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08 Sep 2017

A recent survey conducted by the Canadian Medical Association (CMA) suggests that 54 per cent of Canadian doctors have symptoms of burn-out and it is a problem that physicians themselves don’t like to talk about.

The outgoing CMA President Dr Granger Avery said doctors have many pressures in their daily lives, and are exposed to high levels of stress in the course of their profession.

The CMA believes that building resiliency and addressing systemic issues impacting physicians’ health must be addressed to deal with physician burnout.

Dr Avery believes doctors face mountains of paperwork and increasing regulatory requirements. When doctors begin to suffer from overload, stigma often prevents them from seeking the help they need.

“That’s whether looking for a consultation, following up on an operation, whether it’s transferring a patient from one level of service to another, these things often require the doctor to make repeated phone calls, repeated interventions to get what should be a relatively simple piece of work done,” he said.

“So, that’s very frustrating and annoying for a physician who has been brought up and trained and focused on helping people, not doing that administrative work.”

Dr Avery believes the issue should be confronted head-on beginning at medical schools with discussions about resiliency. The survey of Canadian medical student survey shows 37 per cent are burned out at any one time.

“We’re trained with a requirement for perfection and nobody wants to hear that the doctor made a mistake. Nobody wants to hear that the doctor isn’t 100 per cent and yet we’re human,” he said.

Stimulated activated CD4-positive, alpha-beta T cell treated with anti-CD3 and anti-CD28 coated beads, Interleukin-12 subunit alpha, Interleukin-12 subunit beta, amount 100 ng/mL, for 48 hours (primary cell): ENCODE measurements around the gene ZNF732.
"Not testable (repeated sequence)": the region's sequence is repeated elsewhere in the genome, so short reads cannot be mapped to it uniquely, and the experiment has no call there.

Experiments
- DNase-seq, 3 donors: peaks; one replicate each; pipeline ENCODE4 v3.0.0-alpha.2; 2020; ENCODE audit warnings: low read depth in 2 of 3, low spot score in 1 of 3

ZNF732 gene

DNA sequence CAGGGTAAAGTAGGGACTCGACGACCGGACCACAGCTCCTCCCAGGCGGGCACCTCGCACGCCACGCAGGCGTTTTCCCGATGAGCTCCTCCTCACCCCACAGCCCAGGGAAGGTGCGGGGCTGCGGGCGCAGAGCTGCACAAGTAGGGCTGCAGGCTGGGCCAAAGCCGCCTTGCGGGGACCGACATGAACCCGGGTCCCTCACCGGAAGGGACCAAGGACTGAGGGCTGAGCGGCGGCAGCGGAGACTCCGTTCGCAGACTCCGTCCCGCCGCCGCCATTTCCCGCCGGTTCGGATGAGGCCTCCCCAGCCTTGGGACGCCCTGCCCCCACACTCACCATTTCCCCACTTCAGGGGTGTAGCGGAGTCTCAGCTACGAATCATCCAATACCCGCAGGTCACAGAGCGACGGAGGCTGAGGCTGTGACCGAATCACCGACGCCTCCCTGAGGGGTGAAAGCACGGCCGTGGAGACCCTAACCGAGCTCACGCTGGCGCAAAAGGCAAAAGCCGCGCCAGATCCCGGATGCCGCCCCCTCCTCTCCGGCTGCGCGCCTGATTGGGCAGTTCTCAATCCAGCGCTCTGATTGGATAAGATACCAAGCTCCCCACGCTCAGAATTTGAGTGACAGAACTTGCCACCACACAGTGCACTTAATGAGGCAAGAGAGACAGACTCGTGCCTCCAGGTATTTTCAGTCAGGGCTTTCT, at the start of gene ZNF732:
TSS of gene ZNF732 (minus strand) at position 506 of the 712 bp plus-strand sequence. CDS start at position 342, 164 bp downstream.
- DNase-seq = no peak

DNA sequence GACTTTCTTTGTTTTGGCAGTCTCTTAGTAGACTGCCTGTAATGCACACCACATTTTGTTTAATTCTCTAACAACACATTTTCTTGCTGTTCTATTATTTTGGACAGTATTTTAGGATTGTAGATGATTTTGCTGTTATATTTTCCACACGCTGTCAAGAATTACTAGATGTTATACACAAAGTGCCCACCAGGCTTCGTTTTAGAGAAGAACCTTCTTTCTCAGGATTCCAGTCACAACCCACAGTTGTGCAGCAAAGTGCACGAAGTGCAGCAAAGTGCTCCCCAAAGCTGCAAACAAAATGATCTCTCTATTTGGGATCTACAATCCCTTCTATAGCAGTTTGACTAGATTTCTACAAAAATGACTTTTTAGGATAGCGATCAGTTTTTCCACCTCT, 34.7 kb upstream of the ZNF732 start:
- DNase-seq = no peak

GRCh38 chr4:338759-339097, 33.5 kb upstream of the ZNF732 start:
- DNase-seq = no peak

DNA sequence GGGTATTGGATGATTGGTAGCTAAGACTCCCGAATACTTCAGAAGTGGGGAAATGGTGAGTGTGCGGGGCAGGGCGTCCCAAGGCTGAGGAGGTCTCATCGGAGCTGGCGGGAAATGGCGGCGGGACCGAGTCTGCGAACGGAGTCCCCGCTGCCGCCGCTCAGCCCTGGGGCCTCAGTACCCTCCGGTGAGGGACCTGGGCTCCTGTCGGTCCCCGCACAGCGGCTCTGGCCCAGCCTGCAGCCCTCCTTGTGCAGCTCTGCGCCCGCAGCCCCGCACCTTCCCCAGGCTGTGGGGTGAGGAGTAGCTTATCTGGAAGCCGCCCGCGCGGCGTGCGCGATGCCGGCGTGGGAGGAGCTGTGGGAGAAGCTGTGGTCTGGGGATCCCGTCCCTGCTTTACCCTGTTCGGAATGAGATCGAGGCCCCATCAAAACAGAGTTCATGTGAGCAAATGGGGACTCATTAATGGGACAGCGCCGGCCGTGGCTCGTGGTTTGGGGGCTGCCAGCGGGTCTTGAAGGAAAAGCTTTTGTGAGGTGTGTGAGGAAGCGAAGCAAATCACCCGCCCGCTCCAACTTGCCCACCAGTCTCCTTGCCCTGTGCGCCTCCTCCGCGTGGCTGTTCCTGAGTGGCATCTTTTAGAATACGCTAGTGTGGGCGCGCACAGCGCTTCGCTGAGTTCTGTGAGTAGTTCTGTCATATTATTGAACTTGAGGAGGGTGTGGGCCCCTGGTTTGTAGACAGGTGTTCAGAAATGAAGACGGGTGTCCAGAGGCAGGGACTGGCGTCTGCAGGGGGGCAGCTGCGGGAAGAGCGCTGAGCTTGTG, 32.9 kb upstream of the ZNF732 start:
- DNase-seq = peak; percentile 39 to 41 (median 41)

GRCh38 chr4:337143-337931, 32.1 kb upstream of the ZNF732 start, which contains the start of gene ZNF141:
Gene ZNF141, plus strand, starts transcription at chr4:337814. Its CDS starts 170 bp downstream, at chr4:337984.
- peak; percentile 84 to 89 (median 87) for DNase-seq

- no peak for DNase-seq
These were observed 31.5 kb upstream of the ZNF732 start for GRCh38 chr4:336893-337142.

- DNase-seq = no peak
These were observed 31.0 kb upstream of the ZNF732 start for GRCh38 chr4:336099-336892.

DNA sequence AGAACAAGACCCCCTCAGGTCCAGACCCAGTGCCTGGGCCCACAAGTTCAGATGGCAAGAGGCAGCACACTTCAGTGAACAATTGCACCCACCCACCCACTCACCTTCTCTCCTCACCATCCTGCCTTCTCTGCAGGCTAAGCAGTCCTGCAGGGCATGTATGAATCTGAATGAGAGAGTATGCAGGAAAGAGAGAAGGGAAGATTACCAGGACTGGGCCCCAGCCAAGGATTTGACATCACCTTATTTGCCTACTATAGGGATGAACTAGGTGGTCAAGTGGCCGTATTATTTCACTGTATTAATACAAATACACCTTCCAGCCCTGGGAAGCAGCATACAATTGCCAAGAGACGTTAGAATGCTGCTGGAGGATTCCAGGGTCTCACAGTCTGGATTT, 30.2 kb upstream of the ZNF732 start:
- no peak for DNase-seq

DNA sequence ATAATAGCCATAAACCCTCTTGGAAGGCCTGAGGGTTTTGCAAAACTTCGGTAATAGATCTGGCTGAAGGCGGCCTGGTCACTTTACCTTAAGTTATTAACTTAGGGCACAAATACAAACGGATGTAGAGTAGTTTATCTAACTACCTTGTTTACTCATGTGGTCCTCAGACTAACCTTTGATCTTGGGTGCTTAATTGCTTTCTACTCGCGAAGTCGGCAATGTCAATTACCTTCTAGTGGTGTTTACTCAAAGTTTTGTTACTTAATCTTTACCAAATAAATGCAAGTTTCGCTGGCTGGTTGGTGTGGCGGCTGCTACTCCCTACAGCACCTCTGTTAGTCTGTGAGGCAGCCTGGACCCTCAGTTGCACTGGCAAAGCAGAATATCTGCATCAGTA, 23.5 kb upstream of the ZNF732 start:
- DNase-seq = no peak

The CMA also believes that the health care system should nurture its support for health care workers to ease the burden on doctors and provide good health care results to have them work in teams with other health care professionals.

The CMA meeting in Québec City had more than 600 participants from across Canada and the world and featured discussion on a wide range of health care issues, including physician health and burnout, opioid use in Canada and medical aid in dying. The Canadian Medical Association represents more than 80,000 doctors.

The AMA is keenly aware of doctors’ health issues in Australia.

The latest AMA audit of working conditions for doctors in Australian public hospitals shows that one in two doctors (53 per cent) are working unsafe shifts that place them at a higher risk of fatigue, with one doctor reporting an unbroken 76-hour shift.

The AMA recently welcomed the COAG Health Council decision to develop a nationally consistent approach to mandatory reporting provisions for health practitioners, following months of lobbying and advocacy from the Federal and State AMAs, highlighted by discussions in face-to-face meetings between Health Minister Greg Hunt and AMA President Dr Michael Gannon.

MEREDITH HORNE


Published: 08 Sep 2017